Liverpool, again!

Yo Hole in ye Wall
Ye Hole in Ye Wall, Liverpool
So, on Sunday I travelled down to Liverpool with NUJ DM Delegate Melita on the train and got off at Moorfields. When researching the pubs near my hotel, I discovered about five good ones were situated between the station and the Z Hotel. We popped our heads in the first one but Melita didn't like the look of the big screen, so i asked the barmaid the way to Ye Hole in ye Wall, and she took us there!

Yo Hole in ye Wall
Ye Hole in Ye Wall gents
It's a quaint old pub with lots of snugs. There was a session going on in the first one, and a Sports screen, but the beer looked good so we settled on an empty snug next to the Men's (women weren't allowed in until 1975, their leaflet told me). Mine was a pint and a half Peerless Oatmeal stout, made in the Wirral. I was convinced the crooner and guitarist next door had been in Liverpool beat groups back in the day!

View from my hotel
View from Room 614
Melita headed off to Lime Street and I crossed the road to find my hotel. It was a converted office building, with the bar and reception on the ground floor. It was next to one of those enigmatic Art Deco buildings without windows that are ventilation shafts for the Mersey Tunnel (but not at all noisy). I was on the 6th floor, with a view of a magnificent building with a sun dial. At 5pm we were promised free wine and cheese - but only one (large) glass per customer, that did me for tea, so it was upstairs to watch my 40in tv and bed.

Walker gallery
Walker art gallery
 Monday morning I walked to the Walker art gallery to see the Pre-Raphaelites: Beauty and Rebellion. With my Art Fund card and concession it worked out to be £2.50 entrance, so after a cappuccino in the cafe it was upstairs for the art. The exhibition was more about the Liverpool collectors and contained many lesser local Pre-Raph followers, plus some old favourites, including Rossetti's only nude Venus Verticordia. George Rae had a copy painted with drapery because he found it 'too voluptuous for a respectable  old timer like me'! A great exhibition and more outside in the permanent collection. Of course, I bought the catalogue!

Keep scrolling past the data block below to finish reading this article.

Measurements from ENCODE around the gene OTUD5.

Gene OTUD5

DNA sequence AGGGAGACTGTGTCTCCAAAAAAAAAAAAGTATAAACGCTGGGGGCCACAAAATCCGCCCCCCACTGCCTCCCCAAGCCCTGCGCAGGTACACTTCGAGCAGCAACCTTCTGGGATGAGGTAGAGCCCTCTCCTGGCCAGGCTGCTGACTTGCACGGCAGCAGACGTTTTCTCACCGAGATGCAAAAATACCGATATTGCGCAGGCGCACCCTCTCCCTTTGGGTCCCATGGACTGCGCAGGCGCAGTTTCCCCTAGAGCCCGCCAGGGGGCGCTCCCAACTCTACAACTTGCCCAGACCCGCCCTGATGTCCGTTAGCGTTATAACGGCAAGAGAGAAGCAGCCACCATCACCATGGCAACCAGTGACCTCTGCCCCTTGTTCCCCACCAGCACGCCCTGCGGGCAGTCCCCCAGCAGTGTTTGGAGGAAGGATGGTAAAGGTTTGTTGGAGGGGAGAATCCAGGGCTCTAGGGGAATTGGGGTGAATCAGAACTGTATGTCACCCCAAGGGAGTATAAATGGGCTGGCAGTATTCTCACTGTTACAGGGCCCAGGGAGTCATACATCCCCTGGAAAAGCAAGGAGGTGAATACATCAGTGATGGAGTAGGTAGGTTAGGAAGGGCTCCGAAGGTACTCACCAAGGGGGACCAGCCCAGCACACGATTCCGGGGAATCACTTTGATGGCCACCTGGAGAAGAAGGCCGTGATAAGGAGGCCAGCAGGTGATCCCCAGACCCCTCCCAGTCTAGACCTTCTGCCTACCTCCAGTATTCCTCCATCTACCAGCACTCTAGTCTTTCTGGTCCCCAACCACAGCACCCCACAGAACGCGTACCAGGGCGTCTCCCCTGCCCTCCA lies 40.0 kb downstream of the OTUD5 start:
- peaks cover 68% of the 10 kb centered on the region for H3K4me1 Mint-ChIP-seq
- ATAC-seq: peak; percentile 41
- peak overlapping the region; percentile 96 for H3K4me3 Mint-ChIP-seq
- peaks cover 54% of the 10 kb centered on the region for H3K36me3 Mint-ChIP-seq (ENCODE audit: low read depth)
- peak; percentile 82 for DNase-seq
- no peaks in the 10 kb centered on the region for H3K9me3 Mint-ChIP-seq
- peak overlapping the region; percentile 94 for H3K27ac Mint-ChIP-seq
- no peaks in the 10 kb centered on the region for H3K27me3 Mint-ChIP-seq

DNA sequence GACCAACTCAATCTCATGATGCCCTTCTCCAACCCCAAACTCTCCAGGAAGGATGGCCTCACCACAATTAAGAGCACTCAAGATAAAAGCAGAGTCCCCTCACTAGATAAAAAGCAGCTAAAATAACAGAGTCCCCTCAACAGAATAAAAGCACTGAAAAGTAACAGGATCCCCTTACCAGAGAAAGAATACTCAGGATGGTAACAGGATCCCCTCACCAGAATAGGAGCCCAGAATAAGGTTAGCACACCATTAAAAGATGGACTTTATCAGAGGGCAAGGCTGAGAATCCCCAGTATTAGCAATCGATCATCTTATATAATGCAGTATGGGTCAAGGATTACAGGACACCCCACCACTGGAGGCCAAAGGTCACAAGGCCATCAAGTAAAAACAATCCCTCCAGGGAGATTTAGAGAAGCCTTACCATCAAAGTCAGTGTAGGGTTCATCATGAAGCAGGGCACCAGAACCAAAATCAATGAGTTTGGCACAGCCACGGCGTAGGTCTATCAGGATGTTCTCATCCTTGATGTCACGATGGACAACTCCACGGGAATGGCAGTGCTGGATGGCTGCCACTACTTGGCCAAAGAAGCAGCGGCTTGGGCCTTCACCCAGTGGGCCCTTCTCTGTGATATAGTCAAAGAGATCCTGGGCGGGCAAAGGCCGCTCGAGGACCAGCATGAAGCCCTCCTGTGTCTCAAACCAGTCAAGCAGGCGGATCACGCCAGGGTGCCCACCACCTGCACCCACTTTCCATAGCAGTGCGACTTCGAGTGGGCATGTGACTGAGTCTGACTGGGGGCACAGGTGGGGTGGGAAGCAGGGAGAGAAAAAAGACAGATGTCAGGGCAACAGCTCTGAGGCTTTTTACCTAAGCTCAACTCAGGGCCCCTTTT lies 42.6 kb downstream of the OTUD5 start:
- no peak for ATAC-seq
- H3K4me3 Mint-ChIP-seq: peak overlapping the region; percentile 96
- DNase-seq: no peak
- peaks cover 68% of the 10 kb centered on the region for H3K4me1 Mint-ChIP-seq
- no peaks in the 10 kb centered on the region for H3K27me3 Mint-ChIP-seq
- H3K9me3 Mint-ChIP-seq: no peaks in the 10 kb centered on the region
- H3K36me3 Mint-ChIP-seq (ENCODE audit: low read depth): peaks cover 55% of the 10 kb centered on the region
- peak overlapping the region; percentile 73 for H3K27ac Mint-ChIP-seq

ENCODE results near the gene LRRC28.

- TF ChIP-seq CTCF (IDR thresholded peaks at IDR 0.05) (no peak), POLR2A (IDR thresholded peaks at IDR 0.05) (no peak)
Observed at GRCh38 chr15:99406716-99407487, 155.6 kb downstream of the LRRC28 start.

Paul Brown at FACT, Liverpool
Paul Brown at FACT
Then it was to The North Western, the Wetherspoons under Lime Street station, for a beer with Rob and Jackie, who were up for a sundial conference. Now FACT (Foundation for Art and Creative Technology) was supposed to be closed on Mondays, but I risked it anyway and found the cafe and lobby, where there was a Paul Brown and Son exhibition - Scouse roots: Art that makes itself - open. I had some soup in the cafe then enjoyed the computer art. Then on Melita's insistence I patronised the Roscoe Head, opposite, for another pint, of St George - another pub with many rooms. In my snug was a canoodling couple and I didn't know which way to look - no music either to mask their snogging! They eventually left to be replaced by a little old man who told me how much he'd saved by cancelling his landline.

FACT cafe
Soup at FACT
The Bluecoat shut at 6pm, so I headed down Bold Street to find it. The exhibition on was Double act: art and comedy, which was slightly interesting. I ended up watching a 40-minute video of stand up by 'Karen' of Common Culture, which despite being rude about short men and old people, had some good lines. Her imaginary audience was called Fred! I nearly got locked in…

So, it was back to the Z Hotel (which I discovered was a stone's throw from Mathew Street), for free wine and cheese, then tv and bed. Tuesday morning I got the tube from Moorfields to Lime Street and caught the train before the one I had scheduled for - I had an open ticket. Found an unreserved seat in Coach U and was delighted to spot 46100 Royal Scot in steam, at Crewe


Southport (and Liverpool), again...

View from Southport pier
View from the end of Southport Pier
The last time I was in Southport was for the NUJ DM back in 2011. I was a delegate then, but this time I was an observer. I was also very diligent then, attending every session and a couple of fringe meetings besides, and regretted not taking time off to go to the end of the second longest pier in Britain, when it had a tram service. I also missed out on the Atkinson art gallery, which was being refurbished at the time.
Southport Pier road train
The Promenade Express